23 Metamorphoses 10.83-10.84. Translated from Tarrant, above n 11.
24 See Ulrich Gebhardt, Sermo Iuris: Rechtssprache und Recht in der augusteischen Dichtung (Brill, 2009) 111; 328-329; cf Metamorphoses 15.34-15.35.
25 See Digest 126.96.36.199; 188.8.131.52; cf Cicero, De officiis 1.43. For text and translation of the Digest, see The Digest of Justinian (Latin text edited by Theodor Mommsen and Paul Krueger; trans Alan Watson, University of Pennsylvania Press, 1985). For text and translation of Cicero, see Cicero, On Duties (Walter Miller trans, Loeb Classical Library, 1913).
26 See Adolf Berger, Encyclopedic Dictionary of Roman Law (American Philosophical Society, first published 1953, 1991 ed) 740.
27 Augustus, Res Gestae 8.5. Translated from Alison Cooley, Res Gestae Diui Augusti: Text, Translation, and Commentary (Cambridge, 2009).
28 See Cooley, above n 27, 143; Lowrie, above n 21, 301-303, 360-361.
29 Metamorphoses 15.832-15.838. Translated from Tarrant, above n 11.
30 Lowrie, above n 21, 379-380.
31 Ovid’s Art of Love is a didactic poem in which Ovid assumes the persona of ‘the teacher of love.’
32 Patricia Johnson, Ovid before Exile: Art and Punishment in the Metamorphoses (University of Wisconsin Press, 2008); Barbara Pavlock, The Image of the Poet in Ovid’s Metamorphoses (University of Wisconsin Press, 2009).
33 Metamorphoses 10.300-10.303. Translated from Tarrant, above n 11.
34 See Joseph Reed, Metamorfosi 10-12 (Mondadori, 2013) 234.
35 See William S Anderson, Ovid, Metamorphoses 6-10 (University of Oklahoma Press, 1972); Gareth Williams, Banished Voices: Readings in Ovid’s Exile Poetry (Cambridge University Press, 1994) 206-207.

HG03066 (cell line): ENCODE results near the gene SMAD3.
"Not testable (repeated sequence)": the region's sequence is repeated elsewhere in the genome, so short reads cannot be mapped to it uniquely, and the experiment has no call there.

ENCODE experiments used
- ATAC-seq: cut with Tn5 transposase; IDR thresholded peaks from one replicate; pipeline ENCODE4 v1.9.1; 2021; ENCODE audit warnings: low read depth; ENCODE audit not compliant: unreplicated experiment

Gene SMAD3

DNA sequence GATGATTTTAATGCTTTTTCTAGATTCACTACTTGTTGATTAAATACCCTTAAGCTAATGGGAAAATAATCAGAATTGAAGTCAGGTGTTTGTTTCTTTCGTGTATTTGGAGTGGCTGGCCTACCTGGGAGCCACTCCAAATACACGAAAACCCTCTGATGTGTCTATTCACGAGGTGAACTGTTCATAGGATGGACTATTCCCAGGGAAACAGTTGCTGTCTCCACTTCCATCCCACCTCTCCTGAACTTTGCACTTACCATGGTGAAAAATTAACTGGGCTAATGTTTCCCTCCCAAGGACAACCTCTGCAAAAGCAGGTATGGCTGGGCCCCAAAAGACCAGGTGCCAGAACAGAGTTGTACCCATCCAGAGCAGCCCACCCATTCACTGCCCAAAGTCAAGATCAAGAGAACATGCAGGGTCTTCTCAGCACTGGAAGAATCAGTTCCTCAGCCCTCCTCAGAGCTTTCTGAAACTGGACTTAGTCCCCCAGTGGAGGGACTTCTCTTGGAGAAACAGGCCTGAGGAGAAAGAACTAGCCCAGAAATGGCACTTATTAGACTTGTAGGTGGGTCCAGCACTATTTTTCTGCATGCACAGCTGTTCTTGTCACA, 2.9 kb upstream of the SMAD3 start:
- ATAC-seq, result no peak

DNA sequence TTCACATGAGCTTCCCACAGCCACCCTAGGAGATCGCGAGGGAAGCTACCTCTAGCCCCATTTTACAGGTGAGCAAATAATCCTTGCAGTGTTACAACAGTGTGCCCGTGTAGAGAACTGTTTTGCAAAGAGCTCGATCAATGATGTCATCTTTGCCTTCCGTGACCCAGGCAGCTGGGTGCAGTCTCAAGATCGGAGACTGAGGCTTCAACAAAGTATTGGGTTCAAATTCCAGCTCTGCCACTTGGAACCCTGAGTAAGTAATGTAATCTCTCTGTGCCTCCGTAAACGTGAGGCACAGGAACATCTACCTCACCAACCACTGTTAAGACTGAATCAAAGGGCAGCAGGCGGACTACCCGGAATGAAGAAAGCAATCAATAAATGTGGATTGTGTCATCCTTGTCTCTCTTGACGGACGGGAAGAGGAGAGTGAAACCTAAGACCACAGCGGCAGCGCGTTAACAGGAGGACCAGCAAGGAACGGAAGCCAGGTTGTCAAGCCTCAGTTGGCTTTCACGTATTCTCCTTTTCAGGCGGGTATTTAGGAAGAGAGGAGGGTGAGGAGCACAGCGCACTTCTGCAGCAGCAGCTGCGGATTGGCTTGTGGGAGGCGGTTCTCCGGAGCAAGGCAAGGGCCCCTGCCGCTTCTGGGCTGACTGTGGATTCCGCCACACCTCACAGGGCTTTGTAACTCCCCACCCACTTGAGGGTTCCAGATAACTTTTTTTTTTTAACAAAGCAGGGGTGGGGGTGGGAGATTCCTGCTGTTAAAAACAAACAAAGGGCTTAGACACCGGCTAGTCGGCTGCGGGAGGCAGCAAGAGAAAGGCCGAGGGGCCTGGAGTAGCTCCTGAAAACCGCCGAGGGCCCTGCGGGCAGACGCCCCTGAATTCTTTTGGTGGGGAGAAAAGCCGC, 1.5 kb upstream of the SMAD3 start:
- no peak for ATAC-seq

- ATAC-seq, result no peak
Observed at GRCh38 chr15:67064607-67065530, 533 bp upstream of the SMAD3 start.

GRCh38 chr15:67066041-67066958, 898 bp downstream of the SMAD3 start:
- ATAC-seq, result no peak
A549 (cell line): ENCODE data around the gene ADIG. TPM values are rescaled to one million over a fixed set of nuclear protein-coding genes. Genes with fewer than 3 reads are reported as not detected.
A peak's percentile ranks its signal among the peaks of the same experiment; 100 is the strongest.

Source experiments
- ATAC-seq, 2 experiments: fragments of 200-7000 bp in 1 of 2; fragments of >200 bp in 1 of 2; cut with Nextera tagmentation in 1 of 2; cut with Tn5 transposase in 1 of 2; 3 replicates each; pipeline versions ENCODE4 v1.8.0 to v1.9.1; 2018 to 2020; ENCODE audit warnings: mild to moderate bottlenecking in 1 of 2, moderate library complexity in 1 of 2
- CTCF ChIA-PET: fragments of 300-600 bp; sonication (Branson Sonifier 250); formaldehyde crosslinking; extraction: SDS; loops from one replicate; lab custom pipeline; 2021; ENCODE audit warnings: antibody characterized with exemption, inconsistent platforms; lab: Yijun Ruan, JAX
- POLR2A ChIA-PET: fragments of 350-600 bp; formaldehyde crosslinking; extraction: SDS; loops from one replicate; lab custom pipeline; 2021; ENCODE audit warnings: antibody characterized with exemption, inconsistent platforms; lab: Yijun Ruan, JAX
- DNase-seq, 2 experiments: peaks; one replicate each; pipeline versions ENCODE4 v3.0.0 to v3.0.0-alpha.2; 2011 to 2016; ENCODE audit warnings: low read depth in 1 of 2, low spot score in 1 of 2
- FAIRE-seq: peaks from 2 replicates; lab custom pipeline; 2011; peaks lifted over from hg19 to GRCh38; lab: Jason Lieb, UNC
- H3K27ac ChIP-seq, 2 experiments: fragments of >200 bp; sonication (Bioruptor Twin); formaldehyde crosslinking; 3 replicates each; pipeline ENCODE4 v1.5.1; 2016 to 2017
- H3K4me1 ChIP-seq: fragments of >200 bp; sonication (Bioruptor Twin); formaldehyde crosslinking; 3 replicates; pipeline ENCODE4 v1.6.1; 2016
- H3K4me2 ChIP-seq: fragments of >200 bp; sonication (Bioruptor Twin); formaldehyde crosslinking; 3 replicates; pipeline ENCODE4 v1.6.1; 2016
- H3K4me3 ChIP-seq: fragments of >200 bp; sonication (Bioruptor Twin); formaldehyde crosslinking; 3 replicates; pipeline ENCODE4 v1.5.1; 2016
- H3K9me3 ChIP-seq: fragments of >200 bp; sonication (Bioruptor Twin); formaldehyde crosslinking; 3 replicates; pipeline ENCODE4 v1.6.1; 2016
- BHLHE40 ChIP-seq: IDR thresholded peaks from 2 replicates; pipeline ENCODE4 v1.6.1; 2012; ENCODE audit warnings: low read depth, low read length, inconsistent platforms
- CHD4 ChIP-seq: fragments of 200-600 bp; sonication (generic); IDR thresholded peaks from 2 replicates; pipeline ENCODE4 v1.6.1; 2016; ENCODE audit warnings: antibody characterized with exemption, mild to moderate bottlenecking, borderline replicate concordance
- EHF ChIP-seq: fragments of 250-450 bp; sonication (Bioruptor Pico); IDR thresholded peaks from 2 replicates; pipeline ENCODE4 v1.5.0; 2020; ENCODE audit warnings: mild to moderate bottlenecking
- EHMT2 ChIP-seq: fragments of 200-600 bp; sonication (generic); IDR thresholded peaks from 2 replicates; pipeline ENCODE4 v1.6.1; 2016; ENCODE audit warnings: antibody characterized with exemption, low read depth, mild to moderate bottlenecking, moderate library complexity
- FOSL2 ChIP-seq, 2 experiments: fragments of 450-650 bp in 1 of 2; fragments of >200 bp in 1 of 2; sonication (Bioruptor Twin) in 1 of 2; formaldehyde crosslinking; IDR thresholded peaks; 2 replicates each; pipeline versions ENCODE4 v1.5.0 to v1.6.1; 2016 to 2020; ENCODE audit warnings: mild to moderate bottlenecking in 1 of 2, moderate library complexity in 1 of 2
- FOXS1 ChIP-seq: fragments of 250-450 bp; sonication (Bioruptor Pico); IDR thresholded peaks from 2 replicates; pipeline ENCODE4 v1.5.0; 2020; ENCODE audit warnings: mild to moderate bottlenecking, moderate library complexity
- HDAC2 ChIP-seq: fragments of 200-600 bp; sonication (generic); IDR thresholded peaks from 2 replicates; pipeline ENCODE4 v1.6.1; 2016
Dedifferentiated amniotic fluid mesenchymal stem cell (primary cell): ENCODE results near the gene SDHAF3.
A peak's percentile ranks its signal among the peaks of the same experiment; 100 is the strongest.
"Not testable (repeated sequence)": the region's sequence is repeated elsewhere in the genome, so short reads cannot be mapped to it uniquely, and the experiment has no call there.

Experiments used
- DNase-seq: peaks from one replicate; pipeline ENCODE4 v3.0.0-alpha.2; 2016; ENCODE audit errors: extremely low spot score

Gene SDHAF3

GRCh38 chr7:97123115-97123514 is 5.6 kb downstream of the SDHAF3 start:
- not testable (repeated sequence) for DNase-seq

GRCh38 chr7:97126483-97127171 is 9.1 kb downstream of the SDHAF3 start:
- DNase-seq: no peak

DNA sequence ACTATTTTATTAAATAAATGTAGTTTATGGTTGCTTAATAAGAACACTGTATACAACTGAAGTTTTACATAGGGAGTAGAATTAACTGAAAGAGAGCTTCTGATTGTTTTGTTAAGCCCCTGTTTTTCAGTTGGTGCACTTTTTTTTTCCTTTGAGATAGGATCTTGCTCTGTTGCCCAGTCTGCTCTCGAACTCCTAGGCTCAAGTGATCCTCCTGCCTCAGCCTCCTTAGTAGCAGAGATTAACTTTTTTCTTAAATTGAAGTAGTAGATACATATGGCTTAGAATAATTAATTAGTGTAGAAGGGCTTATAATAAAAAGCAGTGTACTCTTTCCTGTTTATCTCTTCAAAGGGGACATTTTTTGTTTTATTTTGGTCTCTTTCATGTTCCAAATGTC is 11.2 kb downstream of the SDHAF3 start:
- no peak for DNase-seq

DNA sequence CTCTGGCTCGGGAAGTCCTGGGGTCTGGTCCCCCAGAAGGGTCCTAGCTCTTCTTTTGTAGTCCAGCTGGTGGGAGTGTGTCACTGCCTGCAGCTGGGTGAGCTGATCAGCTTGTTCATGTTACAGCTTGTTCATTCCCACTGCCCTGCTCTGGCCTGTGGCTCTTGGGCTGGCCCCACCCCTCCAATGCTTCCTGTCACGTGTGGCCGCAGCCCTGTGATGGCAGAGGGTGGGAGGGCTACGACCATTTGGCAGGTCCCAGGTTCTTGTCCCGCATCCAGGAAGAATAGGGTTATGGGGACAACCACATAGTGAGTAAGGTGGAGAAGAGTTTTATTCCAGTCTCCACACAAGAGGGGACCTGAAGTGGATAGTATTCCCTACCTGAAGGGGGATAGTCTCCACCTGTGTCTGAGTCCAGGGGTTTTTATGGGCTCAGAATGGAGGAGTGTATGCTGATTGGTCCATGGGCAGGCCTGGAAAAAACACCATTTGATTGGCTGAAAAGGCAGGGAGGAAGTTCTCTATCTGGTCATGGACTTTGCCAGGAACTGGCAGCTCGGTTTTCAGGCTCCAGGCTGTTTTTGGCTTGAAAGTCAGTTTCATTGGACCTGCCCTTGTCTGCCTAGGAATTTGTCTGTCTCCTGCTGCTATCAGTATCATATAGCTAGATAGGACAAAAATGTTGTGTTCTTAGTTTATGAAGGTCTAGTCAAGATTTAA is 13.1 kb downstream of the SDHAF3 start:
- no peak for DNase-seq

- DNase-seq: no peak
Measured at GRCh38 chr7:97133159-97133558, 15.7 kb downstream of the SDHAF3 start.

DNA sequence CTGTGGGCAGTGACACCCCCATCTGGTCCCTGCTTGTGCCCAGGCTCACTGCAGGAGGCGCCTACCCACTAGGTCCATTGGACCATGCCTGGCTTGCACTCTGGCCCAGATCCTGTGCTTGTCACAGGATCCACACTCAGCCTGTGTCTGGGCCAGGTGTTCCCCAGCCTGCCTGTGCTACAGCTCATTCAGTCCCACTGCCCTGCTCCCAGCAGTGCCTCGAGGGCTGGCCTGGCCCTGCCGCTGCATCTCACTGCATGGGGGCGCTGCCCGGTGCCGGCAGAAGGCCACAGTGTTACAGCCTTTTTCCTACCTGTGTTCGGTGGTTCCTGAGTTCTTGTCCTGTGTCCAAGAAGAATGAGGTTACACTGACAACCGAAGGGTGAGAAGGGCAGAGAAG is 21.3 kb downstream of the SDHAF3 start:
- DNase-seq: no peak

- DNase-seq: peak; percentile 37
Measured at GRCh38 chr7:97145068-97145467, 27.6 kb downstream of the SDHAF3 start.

36 See Alessandro Barchiesi, Speaking Volumes: Narrative and Intertext in Ovid and Other Latin Poets (Duckworth Academic, 2001) 59. Orpheus theorises on the right way of interpreting poetic myths and touches upon the issue of believing in myths and their moral values. The question of believing in Ovid’s magically realistic world is a main preoccupation of the Metamorphoses. See, for example, Denis C Feeney, The Gods in Epic: Poets and Critics of the Classical Tradition (Clarendon Press, 1991) 188-249.
37 Kathryn Balsley, The Performance of Justice in Imperial Latin Literature (Dissertation, Stanford University, 2001) examines the ways in which Latin authors (Livy, Ovid, Seneca) cast the trial scene topos as the authors’ re-performance at the level of narrative. See also Gebhardt, above n 24, 283-303 on how Ovid presents his search for true aitia in the Fasti as a trial.
38 Art of Love 1.30-1.34. Translated from EJ Kenney, P Ovidi Nasonis, Amores, Medicamina Faciei Femineae, Ars Amatoria, Remedia Amoris (Oxford University Press, 1994).
39 Works and Days 10. For text and translation of the Works and Days, see Hesiod, Theogony. Works and Days. Testimonia (Glenn W. Most edition and trans, Loeb Classical Library, 2007).